Prolonged Exposure May Aid Treatment of PTSD
> 6/9/2008 4:40:44 PM

 In the first weeks after a traumatic event, and individual may experience anxiety, flashbacks, and feelings of detachment, all of which are symptoms of acute stress disorder (ASD), a condition that by definition begins shortly after a trauma and does not exceed one month. If symptoms persist, the individual may develop post-traumatic stress disorder (PTSD), a more severe and longer-lasting condition that significantly affects an individual’s daily functioning, their social relationships, and their success at school or at work. Treating ASD early on may be vital to preventing PTSD, and in a recent Australian study published in the Archives of General Psychiatry, researchers from the University of New South Wales set out to compare two of the most common therapeutic strategies used to treat trauma survivors: prolonged exposure and cognitive restructuring. Their results indicate that prolonged exposure may prove effective at halting the progression from ASD to PTSD.

The two forms of treatment examined in the study use different approaches to address ASD. In prolonged exposure, an individual recalls details of their traumatic event with the goal of reliving those memories without any accompanying symptoms of distress, while cognitive restructuring involves an individual identifying and changing unhelpful beliefs related to the trauma and their reaction to the trauma. The study’s 90 subjects had recently been assaulted or involved in a car accident and met the criteria for ASD. A third of the subjects were randomly assigned to five weekly sessions of prolonged exposure, while another third received cognitive restructuring for the same length of time. The final third were included as a control group. Those receiving prolonged exposure reported fewer symptoms of distress throughout the study, and clinical tests of the subjects’ symptoms also indicated that a greater chance of improvement was associated with prolonged exposure. By the end of the therapy sessions, 33 percent of subjects receiving prolonged exposure met the criteria for PTSD, compared to 63 percent of those in the cognitive restructuring group and 77 percent of the control group. A follow-up six months later revealed that 37 percent of the prolonged exposure group had developed PTSD, while the rate among the cognitive restructuring group had held steady at 63 percent.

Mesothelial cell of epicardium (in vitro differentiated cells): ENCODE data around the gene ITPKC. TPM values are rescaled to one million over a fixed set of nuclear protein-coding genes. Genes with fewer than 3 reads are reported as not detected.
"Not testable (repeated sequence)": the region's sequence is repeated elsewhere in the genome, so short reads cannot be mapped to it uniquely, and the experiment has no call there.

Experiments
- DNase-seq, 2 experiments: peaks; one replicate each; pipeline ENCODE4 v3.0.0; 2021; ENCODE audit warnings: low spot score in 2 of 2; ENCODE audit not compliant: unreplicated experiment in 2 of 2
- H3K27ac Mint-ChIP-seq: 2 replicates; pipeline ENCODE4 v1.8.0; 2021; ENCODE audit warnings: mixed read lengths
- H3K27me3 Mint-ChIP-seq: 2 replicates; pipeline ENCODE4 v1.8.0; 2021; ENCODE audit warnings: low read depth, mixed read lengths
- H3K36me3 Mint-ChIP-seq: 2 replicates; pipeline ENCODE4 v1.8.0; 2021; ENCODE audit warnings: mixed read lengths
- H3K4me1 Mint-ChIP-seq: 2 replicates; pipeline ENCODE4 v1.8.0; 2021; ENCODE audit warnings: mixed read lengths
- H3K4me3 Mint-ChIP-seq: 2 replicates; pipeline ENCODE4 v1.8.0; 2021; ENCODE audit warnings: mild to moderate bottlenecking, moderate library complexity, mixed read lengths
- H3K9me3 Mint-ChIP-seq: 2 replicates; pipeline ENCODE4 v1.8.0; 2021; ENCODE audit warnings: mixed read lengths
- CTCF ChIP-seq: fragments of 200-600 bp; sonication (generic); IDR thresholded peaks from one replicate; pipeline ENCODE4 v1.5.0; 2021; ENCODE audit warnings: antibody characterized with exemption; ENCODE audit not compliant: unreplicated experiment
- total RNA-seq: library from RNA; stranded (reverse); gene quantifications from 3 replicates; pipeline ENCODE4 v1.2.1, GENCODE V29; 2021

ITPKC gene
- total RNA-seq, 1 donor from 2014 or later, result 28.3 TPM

Prolonged exposure has been viewed with caution in the past, mostly due to reports that patients reliving traumatic experiences suffer further mental harm. In this study, however, subjects receiving prolonged exposure reported less distress than other subjects, and one of the study’s limiting characteristics, while unfortunate, also provides some evidence of the benefits of prolonged exposure. Many subjects did not complete the therapy sessions, but the dropout rate did not differ between the two treatments, and this indicates that distress associated with prolonged exposure did not cause an increase in the number of subjects abandoning their therapy. While prolonged exposure proved most effective overall, subjects receiving cognitive restructuring also saw improvement, and the researchers emphasize that either form of treatment will be more beneficial than no treatment at all.

Several limitations restrict this study’s findings, particularly its small size and high dropout rate, and because the researchers focused only on individuals who had experienced assault or a car crash, these results may not apply to other trauma victims. Researchers should continue studying the various therapies used to treat ASD and PTSD to identify those that work most effectively for people who have survived war, rape, and other traumas. Early intervention can improve the outcomes of these individuals, and with further study on the strategies most effective at helping specific groups of trauma victims, we may be able to prevent even more individuals with ASD from developing a persistent and debilitating condition.

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